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Early medical abortion: best practice now lawful in Scotland and Wales but not available to women in England
  1. Jonathan Lord1,2,
  2. Lesley Regan3,4,
  3. Asha Kasliwal5,6,
  4. Louise Massey2,7,
  5. Sharon Cameron2,8
  1. 1 Department of Gynaecology, Royal Cornwall Hospitals NHS Trust, Truro, UK
  2. 2 British Society of Abortion Care Providers (BSACP), London, UK
  3. 3 Royal College of Obstetricians and Gynaecologists, London, UK
  4. 4 Department of Obstetrics and Gynaecology, Imperial College London, London, UK
  5. 5 Faculty of Sexual and Reproductive Healthcare, London, UK
  6. 6 Community Gynaecology and Reproductive Health, Manchester University Hospitals NHS Foundation Trust, Manchester, UK
  7. 7 Sexual and Reproductive Health, Aneurin Bevan University Health Board, Wales, UK
  8. 8 Sexual and Reproductive Health, NHS Lothian, Edinburgh, UK
  1. Correspondence to Jonathan Lord, Department of Obstetrics and Gynaecology, University of Exeter Medical School, Royal Cornwall Hospital, Cornwall TR1 3LJ, UK; j.lord{at}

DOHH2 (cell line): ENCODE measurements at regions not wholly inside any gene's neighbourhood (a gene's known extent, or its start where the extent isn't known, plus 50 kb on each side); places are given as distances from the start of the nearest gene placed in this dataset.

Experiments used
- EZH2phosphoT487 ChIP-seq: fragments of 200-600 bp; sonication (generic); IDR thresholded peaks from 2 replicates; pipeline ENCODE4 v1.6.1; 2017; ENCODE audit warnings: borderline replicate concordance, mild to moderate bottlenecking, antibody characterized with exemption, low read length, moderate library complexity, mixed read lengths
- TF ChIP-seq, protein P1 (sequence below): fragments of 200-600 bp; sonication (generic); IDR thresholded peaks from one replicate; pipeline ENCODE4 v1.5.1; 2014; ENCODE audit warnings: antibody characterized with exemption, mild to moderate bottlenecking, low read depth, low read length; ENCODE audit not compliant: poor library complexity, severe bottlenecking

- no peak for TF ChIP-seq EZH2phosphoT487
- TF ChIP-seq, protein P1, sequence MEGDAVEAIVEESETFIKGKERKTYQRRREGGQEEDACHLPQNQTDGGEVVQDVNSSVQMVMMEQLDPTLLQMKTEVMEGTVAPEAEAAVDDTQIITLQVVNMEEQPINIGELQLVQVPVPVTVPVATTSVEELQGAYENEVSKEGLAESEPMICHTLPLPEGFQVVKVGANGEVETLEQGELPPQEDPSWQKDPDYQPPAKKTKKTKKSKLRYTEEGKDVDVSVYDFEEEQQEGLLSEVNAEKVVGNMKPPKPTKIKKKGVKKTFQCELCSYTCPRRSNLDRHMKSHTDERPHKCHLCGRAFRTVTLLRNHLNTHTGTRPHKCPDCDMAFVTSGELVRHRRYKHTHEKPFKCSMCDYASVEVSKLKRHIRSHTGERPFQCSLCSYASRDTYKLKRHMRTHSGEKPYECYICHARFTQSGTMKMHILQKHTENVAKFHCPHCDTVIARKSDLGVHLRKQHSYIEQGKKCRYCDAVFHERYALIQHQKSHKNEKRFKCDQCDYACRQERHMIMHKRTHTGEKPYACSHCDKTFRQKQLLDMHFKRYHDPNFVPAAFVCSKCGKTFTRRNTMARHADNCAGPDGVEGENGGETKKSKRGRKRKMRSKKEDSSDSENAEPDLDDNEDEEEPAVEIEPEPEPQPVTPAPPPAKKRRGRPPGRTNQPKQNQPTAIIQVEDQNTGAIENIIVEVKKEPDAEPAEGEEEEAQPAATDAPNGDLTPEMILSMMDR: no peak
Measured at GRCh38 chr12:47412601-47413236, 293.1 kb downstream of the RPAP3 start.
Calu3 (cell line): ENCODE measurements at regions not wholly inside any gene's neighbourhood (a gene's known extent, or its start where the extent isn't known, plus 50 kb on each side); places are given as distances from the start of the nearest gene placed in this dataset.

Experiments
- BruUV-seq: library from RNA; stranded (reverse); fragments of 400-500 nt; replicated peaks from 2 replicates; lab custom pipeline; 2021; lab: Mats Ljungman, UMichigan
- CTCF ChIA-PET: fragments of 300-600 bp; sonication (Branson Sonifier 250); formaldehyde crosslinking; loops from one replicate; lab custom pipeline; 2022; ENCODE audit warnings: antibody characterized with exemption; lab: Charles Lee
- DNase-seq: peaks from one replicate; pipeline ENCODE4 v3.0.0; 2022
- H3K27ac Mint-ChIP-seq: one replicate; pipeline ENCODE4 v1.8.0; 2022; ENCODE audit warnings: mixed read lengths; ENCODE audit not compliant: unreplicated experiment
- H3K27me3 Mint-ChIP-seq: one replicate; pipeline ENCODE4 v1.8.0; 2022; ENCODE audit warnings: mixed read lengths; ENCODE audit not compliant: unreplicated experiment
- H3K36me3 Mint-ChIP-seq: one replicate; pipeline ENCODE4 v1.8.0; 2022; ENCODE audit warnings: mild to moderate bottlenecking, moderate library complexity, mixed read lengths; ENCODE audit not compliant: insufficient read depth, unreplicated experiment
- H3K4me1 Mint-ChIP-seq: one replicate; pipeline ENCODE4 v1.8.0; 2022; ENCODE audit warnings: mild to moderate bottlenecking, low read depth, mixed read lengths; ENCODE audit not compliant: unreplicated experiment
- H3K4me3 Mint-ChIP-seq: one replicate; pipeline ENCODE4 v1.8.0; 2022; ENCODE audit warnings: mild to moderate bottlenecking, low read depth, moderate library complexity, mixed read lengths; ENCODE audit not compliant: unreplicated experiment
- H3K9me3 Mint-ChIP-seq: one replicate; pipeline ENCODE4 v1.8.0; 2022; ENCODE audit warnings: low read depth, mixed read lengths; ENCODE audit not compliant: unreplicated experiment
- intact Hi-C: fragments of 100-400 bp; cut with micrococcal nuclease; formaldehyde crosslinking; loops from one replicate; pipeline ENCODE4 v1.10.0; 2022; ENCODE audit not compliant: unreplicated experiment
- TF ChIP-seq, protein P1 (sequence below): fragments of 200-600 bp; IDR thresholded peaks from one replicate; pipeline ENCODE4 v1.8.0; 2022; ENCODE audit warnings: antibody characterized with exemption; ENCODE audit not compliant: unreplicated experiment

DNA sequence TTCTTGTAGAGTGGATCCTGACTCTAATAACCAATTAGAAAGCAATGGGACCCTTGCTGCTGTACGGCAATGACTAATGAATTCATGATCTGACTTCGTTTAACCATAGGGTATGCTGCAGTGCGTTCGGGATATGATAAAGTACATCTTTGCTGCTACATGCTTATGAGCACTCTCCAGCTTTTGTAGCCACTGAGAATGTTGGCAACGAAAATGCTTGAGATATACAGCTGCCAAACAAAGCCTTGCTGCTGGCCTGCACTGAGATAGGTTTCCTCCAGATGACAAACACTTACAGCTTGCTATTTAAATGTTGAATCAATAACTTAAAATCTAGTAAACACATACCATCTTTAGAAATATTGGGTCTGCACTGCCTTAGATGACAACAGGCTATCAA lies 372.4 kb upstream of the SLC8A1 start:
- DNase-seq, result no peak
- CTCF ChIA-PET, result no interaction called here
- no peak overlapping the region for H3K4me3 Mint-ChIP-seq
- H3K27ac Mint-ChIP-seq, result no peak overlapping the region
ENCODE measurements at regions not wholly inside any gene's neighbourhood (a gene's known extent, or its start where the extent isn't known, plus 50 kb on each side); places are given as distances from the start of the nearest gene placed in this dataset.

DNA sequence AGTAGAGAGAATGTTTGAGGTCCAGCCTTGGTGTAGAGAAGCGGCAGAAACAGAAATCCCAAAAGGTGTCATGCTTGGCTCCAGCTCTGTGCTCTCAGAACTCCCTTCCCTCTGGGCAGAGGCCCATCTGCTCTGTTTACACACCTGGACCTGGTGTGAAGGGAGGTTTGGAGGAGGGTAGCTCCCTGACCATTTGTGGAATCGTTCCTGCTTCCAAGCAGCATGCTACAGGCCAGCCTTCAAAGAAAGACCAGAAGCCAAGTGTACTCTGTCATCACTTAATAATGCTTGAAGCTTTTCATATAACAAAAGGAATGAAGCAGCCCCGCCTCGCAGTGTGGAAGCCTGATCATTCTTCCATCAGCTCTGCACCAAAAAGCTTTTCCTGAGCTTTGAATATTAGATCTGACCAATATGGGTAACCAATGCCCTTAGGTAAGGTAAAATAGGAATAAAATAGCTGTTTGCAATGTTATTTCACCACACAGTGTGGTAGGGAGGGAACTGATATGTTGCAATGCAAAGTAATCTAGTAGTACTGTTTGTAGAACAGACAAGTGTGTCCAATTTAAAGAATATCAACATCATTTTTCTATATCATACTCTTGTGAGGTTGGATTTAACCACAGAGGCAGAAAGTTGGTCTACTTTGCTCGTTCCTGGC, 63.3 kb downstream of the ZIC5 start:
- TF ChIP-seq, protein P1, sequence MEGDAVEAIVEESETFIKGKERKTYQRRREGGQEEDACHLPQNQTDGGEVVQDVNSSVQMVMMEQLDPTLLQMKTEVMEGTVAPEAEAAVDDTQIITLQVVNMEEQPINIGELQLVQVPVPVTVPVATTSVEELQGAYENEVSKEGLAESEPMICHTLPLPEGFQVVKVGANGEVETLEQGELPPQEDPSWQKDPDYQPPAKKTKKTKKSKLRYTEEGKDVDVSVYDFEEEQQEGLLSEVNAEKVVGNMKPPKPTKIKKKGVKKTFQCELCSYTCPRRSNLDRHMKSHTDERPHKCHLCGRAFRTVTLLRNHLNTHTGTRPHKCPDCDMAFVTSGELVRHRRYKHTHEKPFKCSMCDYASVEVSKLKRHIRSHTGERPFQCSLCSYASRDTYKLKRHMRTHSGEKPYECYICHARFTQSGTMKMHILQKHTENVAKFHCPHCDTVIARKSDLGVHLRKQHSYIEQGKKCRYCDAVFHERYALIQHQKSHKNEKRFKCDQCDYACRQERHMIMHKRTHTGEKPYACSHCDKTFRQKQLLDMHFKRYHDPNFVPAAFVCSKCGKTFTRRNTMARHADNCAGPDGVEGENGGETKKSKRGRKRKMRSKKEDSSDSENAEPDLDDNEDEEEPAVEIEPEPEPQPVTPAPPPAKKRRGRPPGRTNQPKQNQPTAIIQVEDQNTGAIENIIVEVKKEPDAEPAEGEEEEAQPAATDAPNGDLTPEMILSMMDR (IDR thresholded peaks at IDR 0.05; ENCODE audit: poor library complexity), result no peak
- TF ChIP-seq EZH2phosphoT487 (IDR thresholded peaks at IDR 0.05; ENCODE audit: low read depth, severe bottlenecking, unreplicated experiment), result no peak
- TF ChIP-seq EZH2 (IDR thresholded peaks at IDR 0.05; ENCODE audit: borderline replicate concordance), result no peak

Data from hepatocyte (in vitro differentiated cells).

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Abortion legislation in the British Isles is fragmented and no longer fit for purpose. In Scotland, recent changes in the application of the 1967 Abortion Act have improved care for women opting for early medical abortion (EMA), bringing medical practice into line with international standards. Similar changes are planned for Wales, and new regulations are currently under review in the Isle of Man parliament. Following the emphatic result of the referendum in the Republic of Ireland to permit abortion, it is likely that safe, evidence-based, woman-centred regimens will be available there soon.1 Despite women making up 51% of the population, the governments in England and Northern Ireland have yet to show the same compassion for women’s health and safety.

Abortion is common. Worldwide it is estimated that 25% of all pregnancies end in abortion.2 In England and Wales, 2.5% of all women aged 20–29 years have an abortion each year,3 while an estimated one in three women will have an abortion by the age of 45 years.4 The majority of these occur early in pregnancy when an EMA is most effective, and this is what most women choose. Of the 146 912 women in Great Britain who had an abortion before 9 weeks’ gestation in 2016, 75% of those living in England and Wales and 89% of those living in Scotland chose a medical abortion.3 5

The most effective regimen, mifepristone (200 mg oral) followed by misoprostol (800 µg vaginal, sublingual or buccal), is safe and well-tolerated by women, but is most effective when there is an interval of 24–48 hours between the two drugs.4 This raises the question as to where the second dose is administered. In Scotland, and soon in Wales, misoprostol can be taken in the woman’s home, but in England it must be administered within a licensed …

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